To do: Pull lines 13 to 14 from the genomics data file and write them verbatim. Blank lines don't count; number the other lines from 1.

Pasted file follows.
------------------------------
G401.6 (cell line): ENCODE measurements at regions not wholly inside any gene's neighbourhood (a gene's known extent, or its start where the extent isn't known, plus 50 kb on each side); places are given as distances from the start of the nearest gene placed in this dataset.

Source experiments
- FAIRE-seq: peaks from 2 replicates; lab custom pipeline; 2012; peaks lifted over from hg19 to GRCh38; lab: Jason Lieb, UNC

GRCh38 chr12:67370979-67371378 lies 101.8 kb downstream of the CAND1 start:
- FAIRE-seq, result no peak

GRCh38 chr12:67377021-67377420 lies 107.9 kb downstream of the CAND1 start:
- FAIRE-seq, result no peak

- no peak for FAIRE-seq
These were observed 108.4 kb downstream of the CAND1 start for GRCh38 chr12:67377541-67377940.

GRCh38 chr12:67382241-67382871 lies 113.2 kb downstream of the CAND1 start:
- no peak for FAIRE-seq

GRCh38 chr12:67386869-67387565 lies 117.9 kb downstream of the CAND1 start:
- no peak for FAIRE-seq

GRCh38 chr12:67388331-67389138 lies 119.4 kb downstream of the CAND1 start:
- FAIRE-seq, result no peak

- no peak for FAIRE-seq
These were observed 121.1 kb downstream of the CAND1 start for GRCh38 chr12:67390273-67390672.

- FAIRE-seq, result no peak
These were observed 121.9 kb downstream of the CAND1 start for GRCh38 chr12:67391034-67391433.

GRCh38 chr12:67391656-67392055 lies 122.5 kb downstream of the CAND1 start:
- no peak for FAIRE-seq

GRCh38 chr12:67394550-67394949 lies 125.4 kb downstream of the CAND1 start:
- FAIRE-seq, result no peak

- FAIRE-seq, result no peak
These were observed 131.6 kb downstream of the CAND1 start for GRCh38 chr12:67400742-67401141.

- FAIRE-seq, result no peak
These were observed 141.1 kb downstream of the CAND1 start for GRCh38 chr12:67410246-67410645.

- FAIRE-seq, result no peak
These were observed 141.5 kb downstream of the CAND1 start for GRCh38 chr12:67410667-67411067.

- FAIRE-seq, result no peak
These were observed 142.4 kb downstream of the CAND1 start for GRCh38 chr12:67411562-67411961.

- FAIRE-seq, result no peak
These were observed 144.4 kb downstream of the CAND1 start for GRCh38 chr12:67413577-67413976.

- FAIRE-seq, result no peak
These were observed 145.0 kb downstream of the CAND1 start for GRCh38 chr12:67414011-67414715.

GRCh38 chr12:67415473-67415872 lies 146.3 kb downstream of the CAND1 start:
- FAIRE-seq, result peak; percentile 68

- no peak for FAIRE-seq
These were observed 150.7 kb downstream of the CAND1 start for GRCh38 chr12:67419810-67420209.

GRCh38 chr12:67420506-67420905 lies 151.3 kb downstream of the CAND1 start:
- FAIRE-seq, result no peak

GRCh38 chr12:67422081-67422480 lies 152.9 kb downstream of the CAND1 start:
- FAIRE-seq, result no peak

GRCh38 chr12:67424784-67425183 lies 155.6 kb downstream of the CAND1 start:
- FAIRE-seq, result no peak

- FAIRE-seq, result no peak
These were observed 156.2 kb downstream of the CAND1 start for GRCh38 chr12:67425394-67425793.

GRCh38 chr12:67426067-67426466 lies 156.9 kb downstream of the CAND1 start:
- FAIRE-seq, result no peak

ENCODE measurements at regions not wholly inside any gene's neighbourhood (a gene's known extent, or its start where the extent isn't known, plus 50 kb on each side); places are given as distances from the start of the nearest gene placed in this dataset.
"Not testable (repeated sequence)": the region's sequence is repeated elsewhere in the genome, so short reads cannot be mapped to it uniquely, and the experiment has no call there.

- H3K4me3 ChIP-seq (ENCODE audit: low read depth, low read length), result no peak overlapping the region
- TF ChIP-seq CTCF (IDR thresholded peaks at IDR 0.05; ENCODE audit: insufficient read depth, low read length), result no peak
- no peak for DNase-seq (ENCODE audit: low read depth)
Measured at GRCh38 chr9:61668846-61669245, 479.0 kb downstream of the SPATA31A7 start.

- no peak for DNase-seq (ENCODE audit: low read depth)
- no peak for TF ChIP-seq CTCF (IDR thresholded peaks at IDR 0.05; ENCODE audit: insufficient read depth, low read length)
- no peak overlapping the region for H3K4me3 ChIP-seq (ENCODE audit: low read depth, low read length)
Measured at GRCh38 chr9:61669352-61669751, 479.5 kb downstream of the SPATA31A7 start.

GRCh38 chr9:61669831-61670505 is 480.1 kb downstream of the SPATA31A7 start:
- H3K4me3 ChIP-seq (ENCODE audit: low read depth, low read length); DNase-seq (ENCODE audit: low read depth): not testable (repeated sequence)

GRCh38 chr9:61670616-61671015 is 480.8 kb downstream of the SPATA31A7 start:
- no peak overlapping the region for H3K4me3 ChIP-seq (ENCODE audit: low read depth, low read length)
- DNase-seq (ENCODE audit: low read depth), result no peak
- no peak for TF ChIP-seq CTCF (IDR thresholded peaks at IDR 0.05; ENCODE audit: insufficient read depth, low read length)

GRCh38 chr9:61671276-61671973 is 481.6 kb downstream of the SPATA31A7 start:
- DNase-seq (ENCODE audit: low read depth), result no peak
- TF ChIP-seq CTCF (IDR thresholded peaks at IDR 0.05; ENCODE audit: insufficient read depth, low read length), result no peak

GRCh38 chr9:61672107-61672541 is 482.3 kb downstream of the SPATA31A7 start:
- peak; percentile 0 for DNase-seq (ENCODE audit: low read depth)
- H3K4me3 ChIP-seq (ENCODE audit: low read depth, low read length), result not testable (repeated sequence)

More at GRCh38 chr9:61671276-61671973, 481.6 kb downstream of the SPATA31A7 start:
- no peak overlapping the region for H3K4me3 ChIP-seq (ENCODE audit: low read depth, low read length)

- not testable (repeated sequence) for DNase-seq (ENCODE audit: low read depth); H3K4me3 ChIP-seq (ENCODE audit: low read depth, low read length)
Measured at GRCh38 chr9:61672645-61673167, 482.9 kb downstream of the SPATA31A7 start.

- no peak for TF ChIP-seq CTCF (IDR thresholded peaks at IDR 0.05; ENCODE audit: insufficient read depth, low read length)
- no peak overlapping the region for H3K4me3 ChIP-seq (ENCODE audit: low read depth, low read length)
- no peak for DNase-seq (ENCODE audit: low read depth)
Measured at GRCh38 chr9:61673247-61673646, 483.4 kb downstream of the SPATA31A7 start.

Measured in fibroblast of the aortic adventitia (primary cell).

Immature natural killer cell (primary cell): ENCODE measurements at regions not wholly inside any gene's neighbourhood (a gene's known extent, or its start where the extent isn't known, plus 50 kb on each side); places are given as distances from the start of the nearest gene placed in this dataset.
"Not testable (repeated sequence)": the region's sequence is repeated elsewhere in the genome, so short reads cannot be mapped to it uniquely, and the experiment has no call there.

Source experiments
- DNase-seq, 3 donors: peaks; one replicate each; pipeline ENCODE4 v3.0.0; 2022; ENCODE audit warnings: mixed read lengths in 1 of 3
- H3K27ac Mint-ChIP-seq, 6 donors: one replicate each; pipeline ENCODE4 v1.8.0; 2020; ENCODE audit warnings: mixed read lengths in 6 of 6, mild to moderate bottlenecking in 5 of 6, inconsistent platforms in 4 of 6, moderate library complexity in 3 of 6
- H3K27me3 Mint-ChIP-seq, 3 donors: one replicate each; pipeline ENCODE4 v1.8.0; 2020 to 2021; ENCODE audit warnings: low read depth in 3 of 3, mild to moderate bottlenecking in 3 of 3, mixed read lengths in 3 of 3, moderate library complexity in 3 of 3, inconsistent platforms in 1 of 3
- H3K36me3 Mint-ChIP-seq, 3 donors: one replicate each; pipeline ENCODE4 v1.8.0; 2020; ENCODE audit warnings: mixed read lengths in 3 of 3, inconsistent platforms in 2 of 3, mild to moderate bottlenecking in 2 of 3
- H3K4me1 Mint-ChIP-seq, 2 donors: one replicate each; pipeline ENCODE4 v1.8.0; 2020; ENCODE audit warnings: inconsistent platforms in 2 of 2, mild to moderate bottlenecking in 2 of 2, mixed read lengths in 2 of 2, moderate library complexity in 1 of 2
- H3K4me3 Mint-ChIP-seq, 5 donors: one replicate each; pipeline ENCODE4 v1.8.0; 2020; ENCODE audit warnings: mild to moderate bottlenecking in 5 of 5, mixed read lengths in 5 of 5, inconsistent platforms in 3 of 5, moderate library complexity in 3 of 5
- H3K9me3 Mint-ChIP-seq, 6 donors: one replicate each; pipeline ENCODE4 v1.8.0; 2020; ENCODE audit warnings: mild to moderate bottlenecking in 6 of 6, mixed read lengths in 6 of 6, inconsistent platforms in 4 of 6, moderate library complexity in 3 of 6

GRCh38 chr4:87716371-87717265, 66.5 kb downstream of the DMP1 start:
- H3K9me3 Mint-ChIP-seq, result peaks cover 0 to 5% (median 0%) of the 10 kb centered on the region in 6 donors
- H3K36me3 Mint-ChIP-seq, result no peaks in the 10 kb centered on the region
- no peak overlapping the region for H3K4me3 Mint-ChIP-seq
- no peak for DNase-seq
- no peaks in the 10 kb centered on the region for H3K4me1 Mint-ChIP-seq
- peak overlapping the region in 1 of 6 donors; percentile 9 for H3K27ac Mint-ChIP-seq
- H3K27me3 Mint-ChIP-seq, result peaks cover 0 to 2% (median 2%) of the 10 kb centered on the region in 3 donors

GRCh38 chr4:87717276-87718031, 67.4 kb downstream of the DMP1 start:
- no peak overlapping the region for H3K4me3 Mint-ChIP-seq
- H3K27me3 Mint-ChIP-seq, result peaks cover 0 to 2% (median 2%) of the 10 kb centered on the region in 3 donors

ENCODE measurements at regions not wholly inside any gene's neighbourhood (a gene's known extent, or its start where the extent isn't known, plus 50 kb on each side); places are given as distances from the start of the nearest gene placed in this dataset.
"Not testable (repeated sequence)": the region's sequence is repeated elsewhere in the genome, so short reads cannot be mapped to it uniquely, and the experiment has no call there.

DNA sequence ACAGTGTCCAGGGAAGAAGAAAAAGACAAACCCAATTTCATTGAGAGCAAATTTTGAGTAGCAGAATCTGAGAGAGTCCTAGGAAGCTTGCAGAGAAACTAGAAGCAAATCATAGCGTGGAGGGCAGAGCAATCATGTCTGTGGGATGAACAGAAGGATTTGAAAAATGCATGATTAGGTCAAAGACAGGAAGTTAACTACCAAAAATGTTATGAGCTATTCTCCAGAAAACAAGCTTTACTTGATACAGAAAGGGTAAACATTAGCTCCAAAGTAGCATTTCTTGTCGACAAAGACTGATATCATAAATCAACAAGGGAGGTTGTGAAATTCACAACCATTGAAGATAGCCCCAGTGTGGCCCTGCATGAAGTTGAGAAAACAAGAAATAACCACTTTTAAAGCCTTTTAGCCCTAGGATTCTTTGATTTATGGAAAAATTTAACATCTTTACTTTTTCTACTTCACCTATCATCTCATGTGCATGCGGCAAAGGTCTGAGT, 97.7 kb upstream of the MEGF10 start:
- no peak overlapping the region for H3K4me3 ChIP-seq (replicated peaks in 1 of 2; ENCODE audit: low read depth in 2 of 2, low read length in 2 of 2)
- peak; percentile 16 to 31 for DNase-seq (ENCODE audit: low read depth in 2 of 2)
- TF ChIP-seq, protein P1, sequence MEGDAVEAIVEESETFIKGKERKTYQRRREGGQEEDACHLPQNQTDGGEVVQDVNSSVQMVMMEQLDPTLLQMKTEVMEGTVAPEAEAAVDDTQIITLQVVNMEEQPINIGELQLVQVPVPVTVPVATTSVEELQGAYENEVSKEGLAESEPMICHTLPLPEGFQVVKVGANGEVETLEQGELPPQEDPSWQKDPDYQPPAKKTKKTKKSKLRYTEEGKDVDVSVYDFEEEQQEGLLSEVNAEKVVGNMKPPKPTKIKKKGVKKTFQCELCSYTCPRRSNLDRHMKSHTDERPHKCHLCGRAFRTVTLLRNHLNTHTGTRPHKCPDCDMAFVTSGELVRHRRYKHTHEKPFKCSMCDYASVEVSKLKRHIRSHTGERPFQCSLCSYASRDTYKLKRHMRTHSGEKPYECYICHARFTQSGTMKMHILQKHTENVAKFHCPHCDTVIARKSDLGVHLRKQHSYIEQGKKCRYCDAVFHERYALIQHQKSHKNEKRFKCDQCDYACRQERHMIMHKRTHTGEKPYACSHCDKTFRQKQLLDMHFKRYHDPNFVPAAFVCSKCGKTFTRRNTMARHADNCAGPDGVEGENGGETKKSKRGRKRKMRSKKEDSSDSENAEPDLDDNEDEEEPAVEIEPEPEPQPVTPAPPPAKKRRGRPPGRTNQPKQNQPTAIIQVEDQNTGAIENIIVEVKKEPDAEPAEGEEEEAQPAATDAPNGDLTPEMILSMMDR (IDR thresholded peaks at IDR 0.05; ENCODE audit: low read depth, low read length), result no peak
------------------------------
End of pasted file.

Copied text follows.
- no peak for FAIRE-seq

GRCh38 chr12:67388331-67389138 lies 119.4 kb downstream of the CAND1 start: